California to Manage Groundwater Basins Using Reporting Website, Online Maps

The California Department of Water Resources is launching a series of new boundaries that are easily accessible through a new Web portal.

by / November 24, 2015
Don Pedro Lake, CA Flickr/Joyce Cory

The California Department of Water Resources took initial steps this month toward implementing new water basin boundary regulations. A key aspect of this project is a new Web-based reporting system for boundary modifications. The website comes nearly two months ahead of the Sustainable Groundwater Management Act’s Jan. 1, 2016 deadline for new basin boundary regulations.

The new website, which can be found at http://sgma.water.ca.gov/basinmod/, allows the public to access information about California’s increasingly important use of water basins during this time of drought and the boundary modifications that could determine how much water is used, and where.

“SGMA established a road map of goals and milestones for the next several years that will eventually lead to sustainable management of groundwater,” said DWR director Mark Cowen in a press release. The DWR will accept requests through the new website for basin boundary modifications through the first three months of 2016.

Additional information on the website includes information about the existing DWR Bulletin 118 groundwater basins and other relevant boundaries, such as those that are geologic and geographical, in an interactive map.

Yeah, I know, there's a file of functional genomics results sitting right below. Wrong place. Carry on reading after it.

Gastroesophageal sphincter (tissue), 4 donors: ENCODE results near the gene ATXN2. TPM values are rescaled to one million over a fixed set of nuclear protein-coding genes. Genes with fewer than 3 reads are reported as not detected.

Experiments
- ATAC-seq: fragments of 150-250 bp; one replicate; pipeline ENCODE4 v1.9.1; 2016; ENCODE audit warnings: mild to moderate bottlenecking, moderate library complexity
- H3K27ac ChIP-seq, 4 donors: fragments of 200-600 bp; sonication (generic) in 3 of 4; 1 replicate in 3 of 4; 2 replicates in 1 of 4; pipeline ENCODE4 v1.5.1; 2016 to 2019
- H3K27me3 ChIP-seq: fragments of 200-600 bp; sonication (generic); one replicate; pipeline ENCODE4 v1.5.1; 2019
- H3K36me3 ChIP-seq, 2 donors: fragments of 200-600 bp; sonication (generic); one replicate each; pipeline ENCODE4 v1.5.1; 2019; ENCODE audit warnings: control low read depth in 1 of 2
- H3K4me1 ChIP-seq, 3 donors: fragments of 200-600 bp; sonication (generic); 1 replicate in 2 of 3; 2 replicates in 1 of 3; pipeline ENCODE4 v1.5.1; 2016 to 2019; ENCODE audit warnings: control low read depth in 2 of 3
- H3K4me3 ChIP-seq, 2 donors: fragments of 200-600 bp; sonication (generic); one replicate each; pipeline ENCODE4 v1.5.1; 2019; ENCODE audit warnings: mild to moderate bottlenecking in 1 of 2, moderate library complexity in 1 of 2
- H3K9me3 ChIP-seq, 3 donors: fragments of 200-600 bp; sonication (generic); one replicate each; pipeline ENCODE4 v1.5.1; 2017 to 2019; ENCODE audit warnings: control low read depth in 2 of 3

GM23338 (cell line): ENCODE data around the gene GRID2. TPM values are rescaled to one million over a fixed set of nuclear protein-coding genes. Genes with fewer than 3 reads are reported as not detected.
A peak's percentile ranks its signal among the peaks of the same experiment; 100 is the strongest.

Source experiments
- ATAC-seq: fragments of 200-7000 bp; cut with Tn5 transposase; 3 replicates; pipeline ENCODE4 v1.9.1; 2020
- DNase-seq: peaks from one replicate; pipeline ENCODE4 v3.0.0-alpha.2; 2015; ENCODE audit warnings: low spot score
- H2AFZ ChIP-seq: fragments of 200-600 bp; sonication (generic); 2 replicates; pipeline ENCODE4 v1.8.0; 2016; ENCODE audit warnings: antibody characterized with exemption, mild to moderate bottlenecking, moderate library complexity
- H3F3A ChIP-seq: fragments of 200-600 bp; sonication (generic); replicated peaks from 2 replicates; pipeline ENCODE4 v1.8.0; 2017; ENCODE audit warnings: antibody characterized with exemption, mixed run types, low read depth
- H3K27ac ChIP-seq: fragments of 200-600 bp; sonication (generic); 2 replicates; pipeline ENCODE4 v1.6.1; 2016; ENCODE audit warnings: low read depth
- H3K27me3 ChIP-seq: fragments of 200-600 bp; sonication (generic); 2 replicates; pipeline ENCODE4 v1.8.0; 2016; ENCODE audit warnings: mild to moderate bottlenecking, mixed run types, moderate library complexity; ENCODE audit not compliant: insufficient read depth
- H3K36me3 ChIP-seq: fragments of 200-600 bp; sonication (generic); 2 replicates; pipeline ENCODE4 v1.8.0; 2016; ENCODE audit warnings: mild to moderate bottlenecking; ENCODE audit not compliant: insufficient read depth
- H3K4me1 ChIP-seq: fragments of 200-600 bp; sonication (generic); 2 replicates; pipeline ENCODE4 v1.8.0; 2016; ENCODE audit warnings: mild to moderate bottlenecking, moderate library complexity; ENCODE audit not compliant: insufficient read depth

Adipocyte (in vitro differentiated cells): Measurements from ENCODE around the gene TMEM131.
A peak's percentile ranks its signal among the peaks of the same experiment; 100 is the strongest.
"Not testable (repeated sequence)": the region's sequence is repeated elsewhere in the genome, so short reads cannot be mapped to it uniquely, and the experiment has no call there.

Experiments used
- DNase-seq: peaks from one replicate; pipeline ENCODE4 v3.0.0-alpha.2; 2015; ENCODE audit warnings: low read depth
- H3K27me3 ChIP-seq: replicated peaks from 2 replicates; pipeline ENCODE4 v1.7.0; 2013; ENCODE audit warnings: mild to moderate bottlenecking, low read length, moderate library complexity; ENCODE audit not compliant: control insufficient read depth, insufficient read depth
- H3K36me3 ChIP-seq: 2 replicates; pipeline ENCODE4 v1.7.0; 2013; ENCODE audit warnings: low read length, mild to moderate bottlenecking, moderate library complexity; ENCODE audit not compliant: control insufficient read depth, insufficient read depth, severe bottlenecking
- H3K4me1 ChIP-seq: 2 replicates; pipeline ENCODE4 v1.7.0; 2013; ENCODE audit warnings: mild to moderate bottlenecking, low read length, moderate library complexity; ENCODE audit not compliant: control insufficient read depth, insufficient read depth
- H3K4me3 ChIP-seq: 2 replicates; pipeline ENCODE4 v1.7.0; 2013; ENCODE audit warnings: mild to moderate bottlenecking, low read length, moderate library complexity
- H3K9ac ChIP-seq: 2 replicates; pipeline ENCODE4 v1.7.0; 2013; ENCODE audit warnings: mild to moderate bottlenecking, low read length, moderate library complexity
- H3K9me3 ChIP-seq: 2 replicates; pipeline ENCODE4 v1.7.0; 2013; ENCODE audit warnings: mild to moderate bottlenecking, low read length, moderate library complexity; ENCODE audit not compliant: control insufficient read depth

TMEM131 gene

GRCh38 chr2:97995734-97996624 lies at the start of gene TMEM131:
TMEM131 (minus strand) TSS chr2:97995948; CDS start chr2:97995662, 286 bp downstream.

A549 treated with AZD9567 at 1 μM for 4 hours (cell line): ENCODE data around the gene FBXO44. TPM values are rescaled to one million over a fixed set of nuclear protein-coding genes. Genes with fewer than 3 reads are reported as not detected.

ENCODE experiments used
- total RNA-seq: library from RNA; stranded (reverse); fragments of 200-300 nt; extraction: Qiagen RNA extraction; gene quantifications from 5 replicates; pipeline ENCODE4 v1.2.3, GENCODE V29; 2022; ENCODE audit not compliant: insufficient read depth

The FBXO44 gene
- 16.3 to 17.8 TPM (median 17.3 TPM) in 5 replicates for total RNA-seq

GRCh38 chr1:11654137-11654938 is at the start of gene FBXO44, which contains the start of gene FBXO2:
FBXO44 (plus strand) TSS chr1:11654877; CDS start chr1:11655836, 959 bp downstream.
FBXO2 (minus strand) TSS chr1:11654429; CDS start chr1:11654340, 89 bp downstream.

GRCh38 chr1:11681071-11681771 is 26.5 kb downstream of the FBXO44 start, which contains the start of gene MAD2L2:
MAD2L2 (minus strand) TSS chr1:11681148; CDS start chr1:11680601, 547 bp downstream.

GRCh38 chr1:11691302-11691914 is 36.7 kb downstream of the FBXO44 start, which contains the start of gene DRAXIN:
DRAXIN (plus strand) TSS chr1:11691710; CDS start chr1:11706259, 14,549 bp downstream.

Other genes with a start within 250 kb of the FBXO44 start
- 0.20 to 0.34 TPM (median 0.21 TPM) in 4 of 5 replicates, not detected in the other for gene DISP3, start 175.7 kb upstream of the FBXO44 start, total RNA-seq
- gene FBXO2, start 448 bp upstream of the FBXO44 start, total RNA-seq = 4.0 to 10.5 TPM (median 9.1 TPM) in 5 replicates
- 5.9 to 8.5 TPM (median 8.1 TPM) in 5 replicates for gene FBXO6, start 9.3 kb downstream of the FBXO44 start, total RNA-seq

The user can zoom in on all of California’s groundwater basins to see where lines are drawn to gain specific information about much of the state’s dwindling water supply. While the website is public and available for use to anyone, the requests to change the basin boundaries are limited to local agencies only, in accordance with Basin Boundary emergency regulations. All submitted notifications and modification requests are available for public viewing on the site and can also be viewed on the interactive map.

According to the High Country News, California’s groundwater regulations require the Department of Water Resources “to identify ‘high’ and ‘medium’ priority basins, which then must establish local groundwater sustainability agencies and develop monitoring plans. With the new regulations, California became the last state in the U.S. to manage its groundwater in a statewide manner.

This article was originally published on TechWire.